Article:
- Asking for Qualities: role playing the positive characteristics you wish to emulate.
Experience precedes technical knowledge.
- “We read many books or articles that present technical instructions before we have ever lifted a racket, but where did these instructions come from? At some point did they not originate in someone’s experience? Either by accident or by intention someone hit a ball in a certain way and it felt good and it worked. Through experimentation, refinements were made and finally settled into a repeatable stroke.”
How to watch and learn from the pros.
- “The best method is to simply watch without assuming that how the pro swings is how you should be swinging.”
- “Use outside models in your learning, but don’t let them use you. Natural learning is and always will be from the inside out, not vice versa. You are the learner and it is your individual, internal learning process that ultimately governs your learning.”
Grooves are patterns built through repetition. To change your habits, you don’t need to climb out of old grooves. Focus on digging new ones instead. Gallwey uses the example of babies, who don’t break the habit of crawling. They start new ones I.E. walking instead.
The usual way of learning goes like this.
- Step 1: Criticize or judge past behavior
- Step 2: Tell yourself to change, instructing with word commands repeatedly
- Step 3: Try hard; make yourself do it right
- Step 4: Critical judgment about results leading to a self 1 vicious cycle.
Meanwhile, the inner game way of learning is as follows.
- Step 1: Observe existing behavior without judgment.
- Step 2: Imagine your desired outcome.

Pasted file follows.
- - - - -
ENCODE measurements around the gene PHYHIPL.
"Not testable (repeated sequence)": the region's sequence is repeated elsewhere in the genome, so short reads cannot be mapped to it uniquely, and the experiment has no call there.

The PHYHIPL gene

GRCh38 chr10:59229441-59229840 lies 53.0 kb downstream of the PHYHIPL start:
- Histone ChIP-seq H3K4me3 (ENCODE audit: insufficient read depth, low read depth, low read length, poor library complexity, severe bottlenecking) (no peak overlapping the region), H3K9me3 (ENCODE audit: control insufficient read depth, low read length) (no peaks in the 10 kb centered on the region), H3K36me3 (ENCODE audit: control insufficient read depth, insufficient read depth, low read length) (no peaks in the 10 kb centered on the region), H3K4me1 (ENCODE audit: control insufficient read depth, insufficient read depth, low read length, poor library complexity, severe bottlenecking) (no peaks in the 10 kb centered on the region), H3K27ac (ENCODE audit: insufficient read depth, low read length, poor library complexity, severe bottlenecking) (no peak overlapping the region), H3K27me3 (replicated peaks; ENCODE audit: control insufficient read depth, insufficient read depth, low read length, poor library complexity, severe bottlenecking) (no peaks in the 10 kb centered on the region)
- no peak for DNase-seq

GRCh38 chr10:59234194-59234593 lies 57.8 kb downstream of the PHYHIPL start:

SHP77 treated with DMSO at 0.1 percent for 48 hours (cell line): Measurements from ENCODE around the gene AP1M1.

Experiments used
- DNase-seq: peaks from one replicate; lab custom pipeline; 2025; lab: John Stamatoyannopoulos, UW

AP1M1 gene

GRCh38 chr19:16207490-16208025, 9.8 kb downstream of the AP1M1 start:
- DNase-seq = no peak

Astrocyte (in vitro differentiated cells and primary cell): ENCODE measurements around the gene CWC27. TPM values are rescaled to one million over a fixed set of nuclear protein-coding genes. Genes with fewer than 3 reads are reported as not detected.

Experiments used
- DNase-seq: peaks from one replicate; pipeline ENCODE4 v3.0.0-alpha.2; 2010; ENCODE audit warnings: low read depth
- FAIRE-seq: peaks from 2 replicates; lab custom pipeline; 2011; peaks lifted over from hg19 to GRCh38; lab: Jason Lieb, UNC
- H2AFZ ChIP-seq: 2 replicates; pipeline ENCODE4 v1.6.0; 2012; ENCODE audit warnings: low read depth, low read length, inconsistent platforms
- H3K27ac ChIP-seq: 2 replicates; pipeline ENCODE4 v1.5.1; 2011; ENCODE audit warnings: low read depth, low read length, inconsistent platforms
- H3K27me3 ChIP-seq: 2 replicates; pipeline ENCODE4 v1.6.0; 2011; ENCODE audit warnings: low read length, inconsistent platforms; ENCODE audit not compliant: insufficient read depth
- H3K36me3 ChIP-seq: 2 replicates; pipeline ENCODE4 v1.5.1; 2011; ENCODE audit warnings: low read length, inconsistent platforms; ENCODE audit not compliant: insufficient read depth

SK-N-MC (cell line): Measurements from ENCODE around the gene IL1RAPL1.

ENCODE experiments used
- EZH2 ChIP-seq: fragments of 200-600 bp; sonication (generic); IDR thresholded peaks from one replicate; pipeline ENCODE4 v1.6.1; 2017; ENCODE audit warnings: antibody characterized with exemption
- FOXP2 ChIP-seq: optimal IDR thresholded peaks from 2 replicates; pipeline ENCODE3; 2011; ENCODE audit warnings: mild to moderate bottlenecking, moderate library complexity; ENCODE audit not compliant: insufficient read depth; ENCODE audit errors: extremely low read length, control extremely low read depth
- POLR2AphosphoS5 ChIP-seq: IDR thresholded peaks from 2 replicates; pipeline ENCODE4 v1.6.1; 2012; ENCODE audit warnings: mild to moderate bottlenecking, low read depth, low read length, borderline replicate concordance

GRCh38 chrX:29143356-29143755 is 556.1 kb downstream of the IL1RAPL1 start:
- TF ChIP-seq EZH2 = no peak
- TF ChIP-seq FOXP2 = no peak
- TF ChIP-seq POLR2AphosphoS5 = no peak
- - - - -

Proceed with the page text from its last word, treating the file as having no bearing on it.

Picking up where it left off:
- Step 3: Let it happen by trusting self 2.
- Step 4: Nonjudgmental, calm observation of the results leading to continuing observation and learning.
Focus is effortless and relaxed. It is the act of “keeping the mind now and here”. Pick one thing to focus on – like your breath – stick with it. The only way to improve focus is through practice. “Every time your mind starts to leak away, simply bring it gently back.”
“We live in an achievement-oriented society where people tend to be measured by their competence in various endeavors. Even before we received praise or blame for our first report card, we were loved or ignored for how well we performed our very first actions. From this pattern, one basic message came across loud, clear and often – you are a good person and worthy of respect only if you do things successfully.”
Gallwey defines winning as “overcoming obstacles to reach a goal, but the value in winning is only as great as the value of the goal reached. He emphasizes the process can be more rewarding than the result itself.
“When I’m concerned only about winning, I’m caring about something that I can’t wholly control. Whether I win or lose the external game is a result of my opponent’s skill and effort as well as my own.”
“When it comes to overcoming obstacles, there are three kinds of people. The first kind sees most obstacles as insurmountable and walks way. The second kind sees an obstacle and says, I can overcome it, and starts to dig under, climb over, or blast through it. The third type of person, before deciding to overcome the obstacle, tries to find a viewpoint where what is on the other side of the obstacle can be seen. Then, only if the reward is worth the effort, does he attempt to overcome the obstacle.”
“Stability grows as I learn to accept what I cannot control and take control of what I can.”